Online from: 1949
Subject Area: Library and Information Studies
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|Title:||Developing a new academic discipline: UCL's contribution to the research and teaching of archives and records management|
|Author(s):||Elizabeth Shepherd, (School of Library, Archive and Information Studies, University College London, London, UK)|
|Citation:||Elizabeth Shepherd, (2006) "Developing a new academic discipline: UCL's contribution to the research and teaching of archives and records management", Aslib Proceedings, Vol. 58 Iss: 1/2, pp.10 - 19|
|Keywords:||Archives management, Education, Records management|
|Article type:||Case study|
|DOI:||10.1108/00012530610648644 (Permanent URL)|
|Publisher:||Emerald Group Publishing Limited|
Purpose – The purpose of this article is to examine the historical development of archives and records management education in universities in England and review the state of research and teaching in the discipline in 2005.
Design/methodology/approach – Using a framework that draws on sociological attributes, the main text provides a historical analysis derived from primary and secondary sources, together with a brief overview of current educational provision for the discipline.
Findings – The article finds that graduate education in archives and records management has developed in the UK over a period of 60 years (1947-2005) and is well established, with seven Master's-level programmes offered across England, Wales, Scotland and Ireland, in a variety of learning modes (full- and part-time, open learning, face-to-face) and from different perspectives and contexts (history, information science, digital preservation). The university research community in the discipline has developed more recently and needs to progress quickly and soundly to support the future intellectual life of the profession.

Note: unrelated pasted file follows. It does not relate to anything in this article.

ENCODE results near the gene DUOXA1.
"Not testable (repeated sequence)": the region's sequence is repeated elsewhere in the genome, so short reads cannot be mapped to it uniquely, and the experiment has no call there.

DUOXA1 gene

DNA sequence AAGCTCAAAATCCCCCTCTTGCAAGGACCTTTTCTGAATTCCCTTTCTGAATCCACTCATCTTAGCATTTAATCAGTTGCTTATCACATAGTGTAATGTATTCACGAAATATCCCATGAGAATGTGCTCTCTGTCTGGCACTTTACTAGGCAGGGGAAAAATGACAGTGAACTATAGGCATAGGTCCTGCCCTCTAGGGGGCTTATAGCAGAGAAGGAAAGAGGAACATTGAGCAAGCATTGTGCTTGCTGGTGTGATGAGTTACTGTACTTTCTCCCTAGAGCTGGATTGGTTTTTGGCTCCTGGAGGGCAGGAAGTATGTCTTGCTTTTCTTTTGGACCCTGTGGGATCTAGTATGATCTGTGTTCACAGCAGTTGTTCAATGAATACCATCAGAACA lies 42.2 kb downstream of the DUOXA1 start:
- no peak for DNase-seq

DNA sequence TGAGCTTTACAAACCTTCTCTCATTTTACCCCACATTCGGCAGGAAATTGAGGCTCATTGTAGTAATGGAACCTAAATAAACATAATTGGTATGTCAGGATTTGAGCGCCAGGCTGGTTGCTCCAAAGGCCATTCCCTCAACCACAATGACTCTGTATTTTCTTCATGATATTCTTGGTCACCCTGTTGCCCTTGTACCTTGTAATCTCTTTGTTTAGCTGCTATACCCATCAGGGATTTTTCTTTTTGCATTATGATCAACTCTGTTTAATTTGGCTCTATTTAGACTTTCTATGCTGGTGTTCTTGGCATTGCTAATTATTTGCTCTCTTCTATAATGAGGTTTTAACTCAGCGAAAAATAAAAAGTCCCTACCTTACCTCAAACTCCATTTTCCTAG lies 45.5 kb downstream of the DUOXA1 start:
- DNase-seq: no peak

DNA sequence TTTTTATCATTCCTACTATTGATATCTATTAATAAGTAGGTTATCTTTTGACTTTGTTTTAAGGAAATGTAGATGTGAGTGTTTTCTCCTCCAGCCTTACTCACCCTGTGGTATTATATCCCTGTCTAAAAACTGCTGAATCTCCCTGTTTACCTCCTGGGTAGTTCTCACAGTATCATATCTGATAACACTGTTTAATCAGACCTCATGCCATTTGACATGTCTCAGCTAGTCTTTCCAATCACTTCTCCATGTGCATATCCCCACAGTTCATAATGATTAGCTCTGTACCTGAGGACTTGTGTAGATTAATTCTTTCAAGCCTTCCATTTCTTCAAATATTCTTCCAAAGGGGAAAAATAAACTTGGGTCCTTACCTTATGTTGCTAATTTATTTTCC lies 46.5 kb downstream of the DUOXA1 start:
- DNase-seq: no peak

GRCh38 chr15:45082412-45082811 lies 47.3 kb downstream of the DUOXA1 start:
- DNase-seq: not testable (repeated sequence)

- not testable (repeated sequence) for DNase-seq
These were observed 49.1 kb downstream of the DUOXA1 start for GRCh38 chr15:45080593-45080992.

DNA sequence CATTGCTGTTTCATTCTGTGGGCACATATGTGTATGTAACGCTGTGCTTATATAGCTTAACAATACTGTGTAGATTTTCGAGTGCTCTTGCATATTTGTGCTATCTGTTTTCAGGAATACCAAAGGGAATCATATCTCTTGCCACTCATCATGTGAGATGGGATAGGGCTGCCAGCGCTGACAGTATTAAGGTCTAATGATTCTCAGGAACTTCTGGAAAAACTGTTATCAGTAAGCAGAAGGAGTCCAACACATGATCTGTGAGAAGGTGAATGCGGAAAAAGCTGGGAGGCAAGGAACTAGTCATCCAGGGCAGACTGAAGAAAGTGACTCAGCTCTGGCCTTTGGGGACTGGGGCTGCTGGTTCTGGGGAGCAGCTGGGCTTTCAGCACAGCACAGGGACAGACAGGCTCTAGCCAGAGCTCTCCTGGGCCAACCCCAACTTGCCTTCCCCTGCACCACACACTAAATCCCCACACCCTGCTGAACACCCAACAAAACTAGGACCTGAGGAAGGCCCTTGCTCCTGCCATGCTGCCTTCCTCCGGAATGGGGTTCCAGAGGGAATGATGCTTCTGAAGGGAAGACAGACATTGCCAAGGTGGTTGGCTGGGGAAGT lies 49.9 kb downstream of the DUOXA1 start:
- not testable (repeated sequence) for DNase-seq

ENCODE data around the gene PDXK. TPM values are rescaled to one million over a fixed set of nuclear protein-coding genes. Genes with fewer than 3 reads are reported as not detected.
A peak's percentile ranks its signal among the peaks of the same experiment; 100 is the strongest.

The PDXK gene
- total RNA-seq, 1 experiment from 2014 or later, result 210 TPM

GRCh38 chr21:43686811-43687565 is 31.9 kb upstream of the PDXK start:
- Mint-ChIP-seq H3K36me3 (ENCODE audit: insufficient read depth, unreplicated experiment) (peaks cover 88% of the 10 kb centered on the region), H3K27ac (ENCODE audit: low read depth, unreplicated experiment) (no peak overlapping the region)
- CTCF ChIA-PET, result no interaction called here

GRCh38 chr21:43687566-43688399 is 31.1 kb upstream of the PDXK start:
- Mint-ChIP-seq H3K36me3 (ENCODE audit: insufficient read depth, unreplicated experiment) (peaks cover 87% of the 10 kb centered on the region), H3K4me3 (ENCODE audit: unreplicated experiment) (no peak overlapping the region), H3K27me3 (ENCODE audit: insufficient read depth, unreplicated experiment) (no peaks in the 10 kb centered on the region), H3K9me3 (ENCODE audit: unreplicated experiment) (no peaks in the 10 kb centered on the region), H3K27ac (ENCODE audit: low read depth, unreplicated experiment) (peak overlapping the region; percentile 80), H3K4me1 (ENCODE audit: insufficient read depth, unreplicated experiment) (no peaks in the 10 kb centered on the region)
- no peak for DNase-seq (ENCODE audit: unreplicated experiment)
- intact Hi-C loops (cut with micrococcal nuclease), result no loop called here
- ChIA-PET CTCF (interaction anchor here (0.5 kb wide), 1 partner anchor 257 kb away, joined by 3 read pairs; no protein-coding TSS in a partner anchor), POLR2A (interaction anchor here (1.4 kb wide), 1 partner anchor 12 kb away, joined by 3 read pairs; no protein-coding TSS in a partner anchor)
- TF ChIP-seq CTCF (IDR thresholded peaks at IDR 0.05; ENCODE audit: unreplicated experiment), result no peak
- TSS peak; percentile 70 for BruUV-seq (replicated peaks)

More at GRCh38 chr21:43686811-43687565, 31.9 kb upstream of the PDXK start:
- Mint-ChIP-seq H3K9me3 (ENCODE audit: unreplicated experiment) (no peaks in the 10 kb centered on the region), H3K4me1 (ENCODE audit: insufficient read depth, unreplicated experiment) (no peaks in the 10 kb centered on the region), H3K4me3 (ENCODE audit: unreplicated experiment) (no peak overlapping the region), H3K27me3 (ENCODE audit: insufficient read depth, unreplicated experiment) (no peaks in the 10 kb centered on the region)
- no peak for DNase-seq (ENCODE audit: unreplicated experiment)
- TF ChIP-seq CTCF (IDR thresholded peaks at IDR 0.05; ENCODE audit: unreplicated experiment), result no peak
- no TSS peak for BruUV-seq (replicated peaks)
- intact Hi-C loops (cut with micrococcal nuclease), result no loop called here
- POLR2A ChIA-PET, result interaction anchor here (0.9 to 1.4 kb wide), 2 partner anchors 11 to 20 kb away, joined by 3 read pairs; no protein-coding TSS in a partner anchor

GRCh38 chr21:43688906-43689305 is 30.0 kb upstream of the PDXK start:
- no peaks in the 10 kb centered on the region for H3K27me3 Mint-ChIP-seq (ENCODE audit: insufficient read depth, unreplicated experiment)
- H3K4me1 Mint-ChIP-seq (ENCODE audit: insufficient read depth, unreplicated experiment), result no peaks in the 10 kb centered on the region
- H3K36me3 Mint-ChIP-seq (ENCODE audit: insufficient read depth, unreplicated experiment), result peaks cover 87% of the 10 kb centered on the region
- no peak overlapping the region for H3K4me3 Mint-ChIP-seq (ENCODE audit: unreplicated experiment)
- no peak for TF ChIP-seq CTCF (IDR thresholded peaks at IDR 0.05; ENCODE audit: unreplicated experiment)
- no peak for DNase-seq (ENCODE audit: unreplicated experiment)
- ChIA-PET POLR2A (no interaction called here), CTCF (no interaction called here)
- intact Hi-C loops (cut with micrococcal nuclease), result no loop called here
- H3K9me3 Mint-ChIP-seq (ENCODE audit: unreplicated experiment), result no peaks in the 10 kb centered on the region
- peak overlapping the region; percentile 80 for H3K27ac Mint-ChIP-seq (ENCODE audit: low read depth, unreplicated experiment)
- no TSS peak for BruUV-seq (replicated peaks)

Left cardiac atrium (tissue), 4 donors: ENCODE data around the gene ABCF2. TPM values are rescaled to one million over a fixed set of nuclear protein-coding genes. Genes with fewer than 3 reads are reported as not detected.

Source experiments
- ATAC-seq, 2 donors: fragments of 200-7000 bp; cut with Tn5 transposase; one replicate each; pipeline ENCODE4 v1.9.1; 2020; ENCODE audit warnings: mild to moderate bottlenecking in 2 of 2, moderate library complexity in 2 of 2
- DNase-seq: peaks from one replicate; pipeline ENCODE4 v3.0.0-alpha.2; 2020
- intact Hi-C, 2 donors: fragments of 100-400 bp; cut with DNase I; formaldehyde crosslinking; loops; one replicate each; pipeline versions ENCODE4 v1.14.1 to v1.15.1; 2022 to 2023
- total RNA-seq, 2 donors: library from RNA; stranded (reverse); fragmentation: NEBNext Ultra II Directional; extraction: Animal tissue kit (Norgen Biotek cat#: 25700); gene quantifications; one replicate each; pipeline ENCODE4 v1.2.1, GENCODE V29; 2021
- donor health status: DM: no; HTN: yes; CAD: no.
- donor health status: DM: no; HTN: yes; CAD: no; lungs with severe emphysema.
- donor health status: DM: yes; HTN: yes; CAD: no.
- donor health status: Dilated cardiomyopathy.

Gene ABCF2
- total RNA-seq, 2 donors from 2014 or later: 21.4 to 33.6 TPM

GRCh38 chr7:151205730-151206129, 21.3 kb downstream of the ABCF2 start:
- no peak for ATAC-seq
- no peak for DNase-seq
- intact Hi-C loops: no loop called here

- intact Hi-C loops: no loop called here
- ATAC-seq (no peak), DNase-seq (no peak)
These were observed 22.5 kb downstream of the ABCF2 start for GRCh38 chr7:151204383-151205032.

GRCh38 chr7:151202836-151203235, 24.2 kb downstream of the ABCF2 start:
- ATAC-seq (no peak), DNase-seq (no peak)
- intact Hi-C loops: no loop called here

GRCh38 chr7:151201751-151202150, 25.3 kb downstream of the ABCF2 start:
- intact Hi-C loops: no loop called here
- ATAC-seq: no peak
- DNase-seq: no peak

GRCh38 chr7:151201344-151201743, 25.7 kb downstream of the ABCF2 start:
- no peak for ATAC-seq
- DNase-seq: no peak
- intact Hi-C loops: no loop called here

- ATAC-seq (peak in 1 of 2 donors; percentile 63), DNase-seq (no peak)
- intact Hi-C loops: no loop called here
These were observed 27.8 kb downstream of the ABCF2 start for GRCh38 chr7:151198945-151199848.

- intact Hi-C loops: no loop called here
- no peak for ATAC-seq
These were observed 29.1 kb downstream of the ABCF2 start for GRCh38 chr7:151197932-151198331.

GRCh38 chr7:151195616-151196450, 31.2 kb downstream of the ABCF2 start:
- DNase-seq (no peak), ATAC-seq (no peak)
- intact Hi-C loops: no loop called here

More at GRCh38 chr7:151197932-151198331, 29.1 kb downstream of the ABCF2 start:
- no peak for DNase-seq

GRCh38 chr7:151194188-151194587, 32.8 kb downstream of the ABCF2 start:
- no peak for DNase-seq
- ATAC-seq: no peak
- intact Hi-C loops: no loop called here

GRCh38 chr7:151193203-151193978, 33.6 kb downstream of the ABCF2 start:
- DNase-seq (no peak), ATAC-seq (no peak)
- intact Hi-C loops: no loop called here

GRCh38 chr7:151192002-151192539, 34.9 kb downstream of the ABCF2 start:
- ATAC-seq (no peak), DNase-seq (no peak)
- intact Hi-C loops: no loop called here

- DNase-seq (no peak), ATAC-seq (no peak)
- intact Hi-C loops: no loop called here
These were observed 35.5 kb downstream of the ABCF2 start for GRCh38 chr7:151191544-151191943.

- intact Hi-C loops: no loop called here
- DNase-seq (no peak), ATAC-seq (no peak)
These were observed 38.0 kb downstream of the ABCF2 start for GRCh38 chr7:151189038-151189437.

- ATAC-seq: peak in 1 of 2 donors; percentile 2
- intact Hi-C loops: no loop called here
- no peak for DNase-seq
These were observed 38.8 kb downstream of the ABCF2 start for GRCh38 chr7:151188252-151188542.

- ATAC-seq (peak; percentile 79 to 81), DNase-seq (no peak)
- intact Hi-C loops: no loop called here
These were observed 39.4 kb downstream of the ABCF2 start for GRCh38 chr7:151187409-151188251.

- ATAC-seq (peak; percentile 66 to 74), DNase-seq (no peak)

Research limitations/implications – The geographical scope is limited to the UK and focuses in particular on England.
Practical implications – The paper identifies some gaps in educational provision, for instance mid-career cross-domain research opportunities, and an apparent lack of interest in academic research by UK practitioners, which might be further investigated.
Originality/value – No study of the historical development of the academic discipline of archives and records management has previously been published.
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